A spotface is a machined section of a part that allows a fastener to sit flat. This is usually a bolt head or washer but can be other fasteners. A spotface is generally very shallow and removes just enough material to create the clean, even, flat surface. Spotfaces are most often used when machining castings or forgings. Spotfacing is done using a manual or CNC milling machines.
Spotface vs counterbore
A spotface is functionally no different than a counterbore. A counterbore usually references a feature that is deeper than a spotface. While a spotface creates a flat mounting surface, a counterbore acts to recess the fastener. It would be safe to call a spotface a counterbore but not the other way around.
The symbol used to callout a spotface is the counterbore symbol with the letters SF in the middle. This is per the engineering drawing standard ASME Y14.5. At times, a blueprint may indicate a spotface feature simply through the use of a counterbore symbol. Additionally, older drawings and blueprints may reference a spotface as SF or SFACE instead of using the symbol.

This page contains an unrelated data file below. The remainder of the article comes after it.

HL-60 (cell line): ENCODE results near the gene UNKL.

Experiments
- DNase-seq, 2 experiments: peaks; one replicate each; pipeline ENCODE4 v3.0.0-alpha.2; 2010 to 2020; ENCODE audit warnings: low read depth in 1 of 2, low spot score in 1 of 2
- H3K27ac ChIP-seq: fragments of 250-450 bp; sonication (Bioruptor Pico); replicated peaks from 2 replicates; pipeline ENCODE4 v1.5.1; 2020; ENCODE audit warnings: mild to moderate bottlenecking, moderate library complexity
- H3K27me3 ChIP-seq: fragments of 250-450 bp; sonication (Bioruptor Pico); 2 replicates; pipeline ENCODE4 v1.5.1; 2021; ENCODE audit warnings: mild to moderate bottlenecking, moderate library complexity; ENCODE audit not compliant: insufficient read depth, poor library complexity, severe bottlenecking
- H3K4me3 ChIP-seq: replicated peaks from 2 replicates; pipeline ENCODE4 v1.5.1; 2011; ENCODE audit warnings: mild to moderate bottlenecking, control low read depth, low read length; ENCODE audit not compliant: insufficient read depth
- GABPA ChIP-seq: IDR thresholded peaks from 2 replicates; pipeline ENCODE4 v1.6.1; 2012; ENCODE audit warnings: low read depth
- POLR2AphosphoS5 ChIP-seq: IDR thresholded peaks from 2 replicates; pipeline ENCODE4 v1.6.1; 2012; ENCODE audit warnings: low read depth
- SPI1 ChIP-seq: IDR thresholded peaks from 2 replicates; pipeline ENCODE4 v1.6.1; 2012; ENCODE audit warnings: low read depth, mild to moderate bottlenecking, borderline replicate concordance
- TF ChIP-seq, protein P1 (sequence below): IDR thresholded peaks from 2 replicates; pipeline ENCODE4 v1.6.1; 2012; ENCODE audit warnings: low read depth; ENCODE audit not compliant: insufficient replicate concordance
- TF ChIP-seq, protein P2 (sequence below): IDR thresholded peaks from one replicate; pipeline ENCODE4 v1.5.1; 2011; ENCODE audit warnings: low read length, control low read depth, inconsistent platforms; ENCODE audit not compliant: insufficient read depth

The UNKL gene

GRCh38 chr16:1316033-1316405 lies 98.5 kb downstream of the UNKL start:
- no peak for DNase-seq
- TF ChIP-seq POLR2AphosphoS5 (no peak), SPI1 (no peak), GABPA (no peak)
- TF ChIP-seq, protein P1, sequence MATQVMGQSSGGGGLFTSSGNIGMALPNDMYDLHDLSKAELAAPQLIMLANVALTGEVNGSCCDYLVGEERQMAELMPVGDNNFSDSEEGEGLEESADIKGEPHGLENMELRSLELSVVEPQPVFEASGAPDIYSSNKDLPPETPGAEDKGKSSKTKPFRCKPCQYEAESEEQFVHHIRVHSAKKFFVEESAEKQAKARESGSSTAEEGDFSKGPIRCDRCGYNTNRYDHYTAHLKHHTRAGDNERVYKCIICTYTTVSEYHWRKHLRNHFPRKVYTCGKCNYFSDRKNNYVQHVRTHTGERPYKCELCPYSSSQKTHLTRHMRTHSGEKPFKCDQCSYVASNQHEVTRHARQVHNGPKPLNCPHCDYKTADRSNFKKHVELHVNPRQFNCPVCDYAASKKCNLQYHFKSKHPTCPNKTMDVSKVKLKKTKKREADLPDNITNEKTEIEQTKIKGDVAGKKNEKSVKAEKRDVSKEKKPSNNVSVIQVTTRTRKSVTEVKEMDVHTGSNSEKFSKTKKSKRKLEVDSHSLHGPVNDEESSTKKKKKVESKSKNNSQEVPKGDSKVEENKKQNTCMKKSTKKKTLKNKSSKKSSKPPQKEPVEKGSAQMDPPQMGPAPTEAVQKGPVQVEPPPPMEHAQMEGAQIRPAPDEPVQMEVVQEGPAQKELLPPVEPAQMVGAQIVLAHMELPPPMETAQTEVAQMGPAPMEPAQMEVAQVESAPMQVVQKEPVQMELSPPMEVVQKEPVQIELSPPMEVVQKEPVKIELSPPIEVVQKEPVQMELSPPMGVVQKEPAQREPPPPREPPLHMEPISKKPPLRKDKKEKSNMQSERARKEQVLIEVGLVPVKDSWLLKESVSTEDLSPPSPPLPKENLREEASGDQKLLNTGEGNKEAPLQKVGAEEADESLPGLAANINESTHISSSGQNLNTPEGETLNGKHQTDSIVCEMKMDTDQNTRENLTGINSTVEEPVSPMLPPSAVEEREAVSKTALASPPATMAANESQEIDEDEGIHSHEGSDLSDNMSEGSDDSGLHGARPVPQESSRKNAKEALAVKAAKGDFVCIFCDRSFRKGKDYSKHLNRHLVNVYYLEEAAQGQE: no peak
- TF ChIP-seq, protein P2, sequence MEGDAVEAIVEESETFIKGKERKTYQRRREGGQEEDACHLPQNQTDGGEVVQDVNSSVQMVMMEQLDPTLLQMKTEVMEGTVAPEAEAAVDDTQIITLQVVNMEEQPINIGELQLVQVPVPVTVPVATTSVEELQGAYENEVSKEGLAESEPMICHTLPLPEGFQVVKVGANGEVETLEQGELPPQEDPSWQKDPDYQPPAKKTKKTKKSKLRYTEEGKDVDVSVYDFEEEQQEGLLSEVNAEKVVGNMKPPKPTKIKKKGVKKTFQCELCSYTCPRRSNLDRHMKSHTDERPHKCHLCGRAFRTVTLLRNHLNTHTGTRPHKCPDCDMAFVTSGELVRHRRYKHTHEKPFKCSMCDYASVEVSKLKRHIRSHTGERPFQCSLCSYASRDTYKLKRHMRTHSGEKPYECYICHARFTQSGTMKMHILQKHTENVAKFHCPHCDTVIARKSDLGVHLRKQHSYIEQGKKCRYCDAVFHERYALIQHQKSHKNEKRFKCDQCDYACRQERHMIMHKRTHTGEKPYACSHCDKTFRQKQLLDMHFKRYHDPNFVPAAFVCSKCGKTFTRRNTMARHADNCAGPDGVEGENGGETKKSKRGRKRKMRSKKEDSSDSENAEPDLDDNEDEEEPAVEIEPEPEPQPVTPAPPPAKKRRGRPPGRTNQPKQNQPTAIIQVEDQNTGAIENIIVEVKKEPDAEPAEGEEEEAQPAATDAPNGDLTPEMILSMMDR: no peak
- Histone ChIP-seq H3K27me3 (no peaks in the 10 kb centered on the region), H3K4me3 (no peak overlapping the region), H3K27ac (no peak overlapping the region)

How to dimension a spotface
A spotface is dimensioned by specifying its diameter and depth. At times the amount of remaining material may be specified instead of the depth. The symbols for diameter and depth are shown below.
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